Blog :: Network Security

Building a geo attack map with the Scrutinizer API


Every once in a while I get the opportunity to sit down and work on things that are outside of the box when it comes to Scrutinizer. Well, this month was the perfect one for that. For a long time, I’ve wanted to create a geolocation-based heatmap of countries that are being visited on the network. Honestly, I have always had a fondness for heatmaps and attack maps, specifically geo-heatmaps. With that in mind, I decided to build a script that outputs countries and their hits. I’ll then take that data and populate an open source digital heat/attack map.

Geo attack map

Why, you might ask? I mean, we already have a Top Countries gadget. Why do we need something else? Good question! The value for this experiment is twofold.

First, having a different way to see dynamic data is always a good option. NetOps sees things differently than SecOps, right? As I’ll demonstrate, the value of being alerted and then seeing that threat on a dynamic global attack map would be extremely valuable to the SecOps team.

Second, this is also a great example of how Scrutinizer can be extremely flexible and can accommodate many of the unique requests that our customers ask for.

First, let’s create the report

You have a lot of flexibility with Scrutinizer. With it, you can easily create a report of countries and the source or destination of their associated conversations, but you are not limited to just that. As a matter of fact, one of our most talented support engineers used a similar model in her post about using metadata for IoT Security.

Scrutinizer report filters

Remember, Scrutinizer can filter and build a report on any of the elements that are provided in the exporter’s flow. For my example, I’ll create a simple five-minute report that uses data from my core router.

As expected, most of our traffic was coming from the US. Next on the list was a section marked “UNKNOWN.” The unknown traffic is usually internal traffic that we can’t detect and assign a geolocation to. In my case, I decided to exclude both the US and unknown traffic from my report. This gave me a clearer picture of international traffic on our network. As a side note, you could build an IP group that defines your internal IPs and exclude that. This method would allow you to comfortably lessen the amount of unknown traffic you see in the report, while still giving you visibility into anything UNKNOWN that popped up. This way, you would still be aware if something abnormal was happening.

Finally, I made sure to save the report and then moved on to building an alert that would monitor this traffic.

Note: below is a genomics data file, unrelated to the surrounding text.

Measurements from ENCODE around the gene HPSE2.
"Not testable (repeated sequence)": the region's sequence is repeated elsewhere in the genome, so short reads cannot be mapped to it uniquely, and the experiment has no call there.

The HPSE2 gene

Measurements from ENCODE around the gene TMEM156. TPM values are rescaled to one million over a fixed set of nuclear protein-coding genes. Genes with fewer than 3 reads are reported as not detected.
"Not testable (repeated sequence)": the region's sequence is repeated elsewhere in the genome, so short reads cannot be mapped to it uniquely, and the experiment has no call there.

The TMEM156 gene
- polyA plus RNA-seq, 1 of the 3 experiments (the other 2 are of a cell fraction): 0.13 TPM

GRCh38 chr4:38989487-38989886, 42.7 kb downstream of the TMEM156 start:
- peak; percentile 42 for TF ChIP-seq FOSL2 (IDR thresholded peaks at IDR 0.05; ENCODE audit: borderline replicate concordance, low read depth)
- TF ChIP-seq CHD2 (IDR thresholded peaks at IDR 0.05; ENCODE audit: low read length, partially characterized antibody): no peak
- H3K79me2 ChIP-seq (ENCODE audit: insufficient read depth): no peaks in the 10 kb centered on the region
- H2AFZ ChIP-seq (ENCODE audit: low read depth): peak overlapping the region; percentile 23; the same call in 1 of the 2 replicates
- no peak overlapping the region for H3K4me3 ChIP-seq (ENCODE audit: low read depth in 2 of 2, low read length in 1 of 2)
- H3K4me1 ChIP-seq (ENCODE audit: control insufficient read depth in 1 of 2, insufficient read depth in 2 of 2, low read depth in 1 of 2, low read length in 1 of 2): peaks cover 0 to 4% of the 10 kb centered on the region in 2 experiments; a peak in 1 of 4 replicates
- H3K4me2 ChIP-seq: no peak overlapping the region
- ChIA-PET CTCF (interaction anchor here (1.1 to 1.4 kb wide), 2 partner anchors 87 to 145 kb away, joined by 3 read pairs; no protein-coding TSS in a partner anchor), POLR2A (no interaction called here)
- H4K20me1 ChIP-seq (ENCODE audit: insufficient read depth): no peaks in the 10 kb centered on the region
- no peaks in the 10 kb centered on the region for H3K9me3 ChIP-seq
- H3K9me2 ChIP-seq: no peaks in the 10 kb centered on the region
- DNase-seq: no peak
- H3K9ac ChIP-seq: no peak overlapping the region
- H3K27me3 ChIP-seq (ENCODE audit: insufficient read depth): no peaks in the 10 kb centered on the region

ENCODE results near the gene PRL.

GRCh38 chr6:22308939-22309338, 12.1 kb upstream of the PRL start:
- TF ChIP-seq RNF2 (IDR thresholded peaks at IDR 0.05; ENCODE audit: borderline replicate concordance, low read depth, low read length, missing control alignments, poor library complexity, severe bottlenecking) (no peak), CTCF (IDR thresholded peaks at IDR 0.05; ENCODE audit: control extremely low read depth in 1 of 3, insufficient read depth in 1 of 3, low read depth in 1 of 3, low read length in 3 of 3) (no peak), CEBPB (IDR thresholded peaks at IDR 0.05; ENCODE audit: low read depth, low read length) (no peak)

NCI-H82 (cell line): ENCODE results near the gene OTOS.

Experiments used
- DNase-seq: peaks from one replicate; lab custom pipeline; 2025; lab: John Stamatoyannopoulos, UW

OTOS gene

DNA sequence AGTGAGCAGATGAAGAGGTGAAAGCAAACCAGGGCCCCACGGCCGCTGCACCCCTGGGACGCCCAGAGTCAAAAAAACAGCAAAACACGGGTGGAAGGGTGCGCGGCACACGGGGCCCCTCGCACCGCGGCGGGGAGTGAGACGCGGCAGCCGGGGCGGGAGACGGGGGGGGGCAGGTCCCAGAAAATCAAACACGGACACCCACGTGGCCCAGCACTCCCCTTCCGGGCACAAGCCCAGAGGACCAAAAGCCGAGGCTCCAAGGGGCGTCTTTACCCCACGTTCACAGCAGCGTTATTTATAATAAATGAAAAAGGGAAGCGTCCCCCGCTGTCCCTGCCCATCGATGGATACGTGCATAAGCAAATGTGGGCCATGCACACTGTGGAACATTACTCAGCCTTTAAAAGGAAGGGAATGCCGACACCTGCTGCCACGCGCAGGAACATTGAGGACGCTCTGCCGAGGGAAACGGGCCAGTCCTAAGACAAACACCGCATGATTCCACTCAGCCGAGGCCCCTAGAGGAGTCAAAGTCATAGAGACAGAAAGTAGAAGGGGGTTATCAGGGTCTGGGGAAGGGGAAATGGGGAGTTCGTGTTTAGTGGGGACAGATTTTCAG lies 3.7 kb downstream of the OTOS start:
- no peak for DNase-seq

Next, let’s add an alert

Now that I have the data that I wanted, I need to build an alert that notifies me when a certain country exceeded a certain level of traffic.

Scrutinizer: adding an alert

To do this, I clicked on the Filter button located on the left side of the screen under Device Manager. In the new popup window, I clicked on the Threshold option. Here I can set the threshold for the report I just created. You will see that there are two options to base the threshold on: Total or Per row. As you might have guessed, the total option bases the threshold on the total amount of traffic generated. In this case, I decided to set the threshold per row on the report, since I was more interested in traffic per country.

After a quick look at my data, I figured out that anything above 1M of traffic per the non-filtered countries might be something that I would want to investigate further. Now all I had to do was click the Save Threshold button and the threshold was set!

Notification profile

The next popup screen asks you which notification profile you want to use. Remember that the notification profile is a list of actions that can be taken when the threshold is violated. Here I chose my tried and true testJimmyd profile, which will send an email alert to two email addresses. REMEMBER: you are not just limited to sending emails with your alerts. To learn more, check out the Creating Thresholds and Notifications section of the Scrutinizer manual.

Finally, let’s get the data

Scrutinizer Reporting API: raw data for attack map

Now that I can see the data that I am looking for, and I’ve added a threshold to create a monitoring tool, I need to get the raw data so I can integrate it with the external geo-heatmap engine.

One of the stronger features of the Scrutinizer Reporting API is the ability to grab the raw data from any report that you generate. Best of all, Scrutinizer will provide you with a standardized JSON object that can be easily called from other applications or scripts.

To generate the JSON call, all you have to do is click on the Filter button and then from the popup window, select the Report JSON (API) tab. Now copy this info and use it to build the integration script needed for the mapping engine.

To learn more about the our reporting API engine, check out the Using the Reporting API section of the Scrutinizer manual. In my next post, we will use Python to generate the data, automate its creation, and build the call needed to generate the attack map. Until then, remember this: in today’s world there isn’t a one-stop solution to network security. The ability to easily integrate data into another application is what makes the strongest toolbox. Are you looking for conversation-rich visibility along with the flexibility to integrate that data into your current environment? Why not evaluate Scrutinizer?